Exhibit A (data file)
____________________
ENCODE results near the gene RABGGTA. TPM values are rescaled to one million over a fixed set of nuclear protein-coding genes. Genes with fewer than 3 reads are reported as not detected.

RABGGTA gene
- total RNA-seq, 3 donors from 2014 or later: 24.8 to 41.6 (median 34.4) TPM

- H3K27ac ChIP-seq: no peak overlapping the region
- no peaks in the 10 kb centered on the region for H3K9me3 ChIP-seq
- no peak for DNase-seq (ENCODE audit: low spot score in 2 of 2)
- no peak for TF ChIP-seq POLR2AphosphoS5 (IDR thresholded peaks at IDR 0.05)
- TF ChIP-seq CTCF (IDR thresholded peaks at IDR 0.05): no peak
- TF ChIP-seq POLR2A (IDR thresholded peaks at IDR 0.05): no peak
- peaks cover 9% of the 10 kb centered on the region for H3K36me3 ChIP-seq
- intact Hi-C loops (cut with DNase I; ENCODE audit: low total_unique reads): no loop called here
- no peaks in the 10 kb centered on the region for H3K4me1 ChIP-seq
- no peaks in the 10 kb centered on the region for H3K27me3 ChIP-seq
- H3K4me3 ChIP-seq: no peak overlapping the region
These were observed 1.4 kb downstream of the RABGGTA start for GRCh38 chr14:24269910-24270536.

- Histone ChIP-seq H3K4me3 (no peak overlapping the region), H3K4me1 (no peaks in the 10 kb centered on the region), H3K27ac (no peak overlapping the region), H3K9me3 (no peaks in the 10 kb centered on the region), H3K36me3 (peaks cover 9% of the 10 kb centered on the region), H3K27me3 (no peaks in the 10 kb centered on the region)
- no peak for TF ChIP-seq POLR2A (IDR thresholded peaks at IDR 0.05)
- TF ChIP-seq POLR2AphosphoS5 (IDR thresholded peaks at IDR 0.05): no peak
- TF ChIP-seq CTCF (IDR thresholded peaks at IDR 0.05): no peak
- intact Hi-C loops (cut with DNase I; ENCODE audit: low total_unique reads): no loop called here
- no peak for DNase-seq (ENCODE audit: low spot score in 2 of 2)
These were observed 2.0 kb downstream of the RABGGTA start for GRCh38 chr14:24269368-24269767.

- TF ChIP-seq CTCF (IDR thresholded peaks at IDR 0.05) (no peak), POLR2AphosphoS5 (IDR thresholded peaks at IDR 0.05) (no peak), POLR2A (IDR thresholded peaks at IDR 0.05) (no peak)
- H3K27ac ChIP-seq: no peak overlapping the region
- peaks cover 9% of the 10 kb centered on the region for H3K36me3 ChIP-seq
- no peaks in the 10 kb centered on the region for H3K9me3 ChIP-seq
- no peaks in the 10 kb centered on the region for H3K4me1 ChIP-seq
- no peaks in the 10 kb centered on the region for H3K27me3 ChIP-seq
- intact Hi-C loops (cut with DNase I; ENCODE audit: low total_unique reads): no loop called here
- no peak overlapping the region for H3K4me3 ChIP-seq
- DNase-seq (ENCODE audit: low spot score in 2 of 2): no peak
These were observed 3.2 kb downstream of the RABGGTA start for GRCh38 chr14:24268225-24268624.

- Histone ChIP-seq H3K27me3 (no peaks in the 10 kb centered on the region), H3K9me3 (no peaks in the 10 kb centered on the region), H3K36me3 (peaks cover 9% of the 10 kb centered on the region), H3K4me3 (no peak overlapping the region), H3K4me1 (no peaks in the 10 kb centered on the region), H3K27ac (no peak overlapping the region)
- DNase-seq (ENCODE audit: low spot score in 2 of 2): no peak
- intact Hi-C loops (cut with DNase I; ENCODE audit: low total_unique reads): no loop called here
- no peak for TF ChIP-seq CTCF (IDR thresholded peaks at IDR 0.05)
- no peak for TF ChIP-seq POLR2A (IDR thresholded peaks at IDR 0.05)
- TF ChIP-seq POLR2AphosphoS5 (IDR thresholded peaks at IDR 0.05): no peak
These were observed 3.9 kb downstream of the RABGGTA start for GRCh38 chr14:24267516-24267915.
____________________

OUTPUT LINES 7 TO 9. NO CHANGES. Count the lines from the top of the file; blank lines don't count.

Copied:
- no peak for TF ChIP-seq POLR2AphosphoS5 (IDR thresholded peaks at IDR 0.05)
- TF ChIP-seq CTCF (IDR thresholded peaks at IDR 0.05): no peak
- TF ChIP-seq POLR2A (IDR thresholded peaks at IDR 0.05): no peak